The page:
Austria | 0.268 | 0.119 | 0.146 | 0.216 | Reject H0 |

Australia | 0.618 | 0.119 | 0.146 | 0.216 | Reject H0 |

Belgium | 0.366 | 0.119 | 0.146 | 0.216 | Reject H0 |

Canada | 0.967 | 0.119 | 0.146 | 0.216 | Reject H0 |

Chile | 1.02 | 0.119 | 0.146 | 0.216 | Reject H0 |

Colombia | 0.595 | 0.119 | 0.146 | 0.216 | Reject H0 |

Costa Rica | 0.535 | 0.119 | 0.146 | 0.216 | Reject H0 |

Denmark | 1.06 | 0.119 | 0.146 | 0.216 | Reject H0 |

Finland | 1.11 | 0.119 | 0.146 | 0.216 | Reject H0 |

France | 1.13 | 0.119 | 0.146 | 0.216 | Reject H0 |

Germany | 0.345 | 0.119 | 0.146 | 0.216 | Reject H0 |

Greece | 0.789 | 0.119 | 0.146 | 0.216 | Reject H0 |

Iceland | 1.13 | 0.119 | 0.146 | 0.216 | Reject H0 |

Ireland | 1.15 | 0.119 | 0.146 | 0.216 | Reject H0 |

Italy | 1.11 | 0.119 | 0.146 | 0.216 | Reject H0 |

Japan | 1.04 | 0.119 | 0.146 | 0.216 | Reject H0 |

Korea | 1.12 | 0.119 | 0.146 | 0.216 | Reject H0 |

Luxembourg | 0.245 | 0.119 | 0.146 | 0.216 | Reject H0 |

Mexico | 0.716 | 0.119 | 0.146 | 0.216 | Reject H0 |

Netherlands | 0.448 | 0.119 | 0.146 | 0.216 | Reject H0 |

New Zealand | 0.997 | 0.119 | 0.146 | 0.216 | Reject H0 |

Norway | 1.04 | 0.119 | 0.146 | 0.216 | Reject H0 |

Portugal | 1.14 | 0.119 | 0.146 | 0.216 | Reject H0 |

Spain | 1.17 | 0.119 | 0.146 | 0.216 | Reject H0 |

Sweden | 1.07 | 0.119 | 0.146 | 0.216 | Reject H0 |

Switzerland | 0.352 | 0.119 | 0.146 | 0.216 | Reject H0 |

Turkey | 0.617 | 0.119 | 0.146 | 0.216 | Reject H0 |

United Kingdom | 1.15 | 0.119 | 0.146 | 0.216 | Reject H0 |

Note: The KPSS’s null hypothesis is RER is trend stationary. The maximum number of lags was chosen by Schwert criterion. We used the *KPSS* command by ^{Baum (2000)}.

For instance, ^{Banerjee, Marcellino, and Osbat (2005)} find that the ADF fails to reject the null hypothesis in real exchange rates for 18 OECD countries. Similarly, ^{Kapetanios, Shin, and Snell (2003)} also disclose that the linear ADF test is not capable of rejecting the null hypothesis of a unit root in real exchange rates for the 11 major OECD countries. ^{Caner and Kilian (2001)} reveal that the KPSS test rejects the null hypothesis for 17 OECD countries when the sample is organized with quarterly data.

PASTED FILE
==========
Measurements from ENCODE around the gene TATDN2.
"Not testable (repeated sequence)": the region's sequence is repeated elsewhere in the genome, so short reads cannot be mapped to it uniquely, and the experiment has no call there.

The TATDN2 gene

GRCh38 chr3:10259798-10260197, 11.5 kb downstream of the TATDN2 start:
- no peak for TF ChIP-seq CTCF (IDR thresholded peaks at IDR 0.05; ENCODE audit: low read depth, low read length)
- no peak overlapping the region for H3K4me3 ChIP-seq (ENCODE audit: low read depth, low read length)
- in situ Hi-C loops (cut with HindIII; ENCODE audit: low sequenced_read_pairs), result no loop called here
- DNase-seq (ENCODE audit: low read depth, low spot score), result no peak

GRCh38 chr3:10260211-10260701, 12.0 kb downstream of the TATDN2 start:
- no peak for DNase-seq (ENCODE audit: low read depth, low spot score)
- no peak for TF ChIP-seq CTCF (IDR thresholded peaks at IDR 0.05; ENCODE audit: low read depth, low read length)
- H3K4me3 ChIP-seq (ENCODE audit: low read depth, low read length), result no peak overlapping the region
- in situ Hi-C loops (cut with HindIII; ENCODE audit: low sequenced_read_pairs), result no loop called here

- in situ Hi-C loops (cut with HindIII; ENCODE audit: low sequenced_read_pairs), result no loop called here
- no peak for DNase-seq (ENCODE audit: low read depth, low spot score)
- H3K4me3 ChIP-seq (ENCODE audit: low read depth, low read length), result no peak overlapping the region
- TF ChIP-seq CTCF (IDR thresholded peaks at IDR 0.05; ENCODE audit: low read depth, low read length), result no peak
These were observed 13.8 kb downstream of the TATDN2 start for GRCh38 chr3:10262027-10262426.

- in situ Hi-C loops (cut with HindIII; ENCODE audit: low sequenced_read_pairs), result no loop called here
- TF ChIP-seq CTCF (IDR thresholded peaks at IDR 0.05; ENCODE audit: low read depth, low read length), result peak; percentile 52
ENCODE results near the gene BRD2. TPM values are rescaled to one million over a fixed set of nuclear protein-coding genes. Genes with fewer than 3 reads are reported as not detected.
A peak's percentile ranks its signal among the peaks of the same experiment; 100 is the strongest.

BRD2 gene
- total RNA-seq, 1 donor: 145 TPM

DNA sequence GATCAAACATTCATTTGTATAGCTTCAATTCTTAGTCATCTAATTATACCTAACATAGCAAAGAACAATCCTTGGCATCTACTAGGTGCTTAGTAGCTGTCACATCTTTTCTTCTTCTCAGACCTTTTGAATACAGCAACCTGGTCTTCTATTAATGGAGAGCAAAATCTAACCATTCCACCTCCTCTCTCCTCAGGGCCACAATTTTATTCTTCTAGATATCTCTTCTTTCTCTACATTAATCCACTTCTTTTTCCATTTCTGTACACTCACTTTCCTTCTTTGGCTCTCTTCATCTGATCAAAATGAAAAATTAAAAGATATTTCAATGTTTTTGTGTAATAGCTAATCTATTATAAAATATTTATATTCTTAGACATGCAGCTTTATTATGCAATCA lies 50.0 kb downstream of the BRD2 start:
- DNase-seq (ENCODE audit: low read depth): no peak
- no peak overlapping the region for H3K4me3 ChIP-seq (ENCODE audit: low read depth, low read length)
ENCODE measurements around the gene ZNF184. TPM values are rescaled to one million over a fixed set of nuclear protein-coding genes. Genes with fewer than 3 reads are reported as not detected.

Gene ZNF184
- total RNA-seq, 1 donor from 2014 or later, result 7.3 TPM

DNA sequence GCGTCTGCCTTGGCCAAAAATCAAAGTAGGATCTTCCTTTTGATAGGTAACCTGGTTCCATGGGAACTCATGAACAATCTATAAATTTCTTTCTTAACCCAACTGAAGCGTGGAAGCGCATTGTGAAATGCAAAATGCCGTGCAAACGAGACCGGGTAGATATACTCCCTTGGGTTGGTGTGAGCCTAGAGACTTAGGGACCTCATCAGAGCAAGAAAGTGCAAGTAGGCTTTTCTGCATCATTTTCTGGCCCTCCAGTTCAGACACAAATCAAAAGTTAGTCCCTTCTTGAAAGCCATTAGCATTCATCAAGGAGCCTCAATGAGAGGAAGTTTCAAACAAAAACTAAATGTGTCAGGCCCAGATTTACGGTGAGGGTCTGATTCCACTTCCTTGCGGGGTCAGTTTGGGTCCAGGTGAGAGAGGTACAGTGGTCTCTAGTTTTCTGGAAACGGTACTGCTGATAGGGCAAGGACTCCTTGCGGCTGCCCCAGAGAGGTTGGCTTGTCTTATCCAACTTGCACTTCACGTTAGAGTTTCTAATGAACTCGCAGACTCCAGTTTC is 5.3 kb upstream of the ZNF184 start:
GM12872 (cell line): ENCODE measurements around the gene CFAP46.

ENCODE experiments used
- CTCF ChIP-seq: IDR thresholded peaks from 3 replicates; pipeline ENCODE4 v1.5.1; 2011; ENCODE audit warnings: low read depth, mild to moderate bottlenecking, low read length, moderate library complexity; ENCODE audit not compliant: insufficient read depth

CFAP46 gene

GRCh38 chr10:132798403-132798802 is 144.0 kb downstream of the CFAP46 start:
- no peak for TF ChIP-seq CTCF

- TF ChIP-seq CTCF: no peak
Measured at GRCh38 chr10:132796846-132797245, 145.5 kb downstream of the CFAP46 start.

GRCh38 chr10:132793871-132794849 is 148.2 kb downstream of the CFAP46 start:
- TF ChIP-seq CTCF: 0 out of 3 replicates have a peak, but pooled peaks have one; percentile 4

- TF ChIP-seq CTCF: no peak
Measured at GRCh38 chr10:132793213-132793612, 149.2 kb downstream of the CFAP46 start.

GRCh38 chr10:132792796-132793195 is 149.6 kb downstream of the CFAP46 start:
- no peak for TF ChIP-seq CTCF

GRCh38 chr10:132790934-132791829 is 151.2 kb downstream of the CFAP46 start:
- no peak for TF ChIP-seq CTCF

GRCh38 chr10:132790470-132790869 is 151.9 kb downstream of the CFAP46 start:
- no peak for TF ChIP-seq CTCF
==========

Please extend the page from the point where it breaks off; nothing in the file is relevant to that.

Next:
Nevertheless, our results should be treated cautiously, since we face some limitations derived from the application of conventional unit root tests in time series. More precisely, ADF, PP and KPSS lack power in the presence of structural breaks and potential nonlinear adjustments, and they are size distorted (^{Caner and Kilian, 2001}; ^{Froot and Rogoff, 1995}).

To increase the confidence of our results, we grouped individual real exchange rates as a panel data. As can be seen in Table 4, when we do not include a trend, only LLC and Choi suggest the rejection of the null hypothesis of a unit root. On the contrary, the null hypothesis cannot be rejected by none of first-generation panel unit root tests when a trend is included. Note also that the Hadri test rejects the null hypothesis of stationarity both without and with a trend. However, it should be underlined that the first generation of panel unit root lacks power in presence of cross-sectional dependence.

Test | Without trend | With trend | ||||
---|---|---|---|---|---|---|

Statistics | p-value | Statistics | p-value | |||

Unadjusted t | -5.543 | Unadjusted t | -2.285 | |||

LLC | Adjusted t* | -4.619 | 0.000*** | Adjusted t* | 7.596 | 1.000 |

HT | Rho | 0.999 | 1.000 | rho | 0.999 | 1.000 |

Breitung | lambda* | 8.573 | 1.000 | lambda* | 7.158 | 1.000 |

IPS | W-t-bar | 2.462 | 0.993 | W-t-bar | 10.301 | 1.000 |

Inverse chi-squared(56) P | 124.026 | 0.000*** | Inverse chi-squared(56) P | 115.602 | 1.000 | |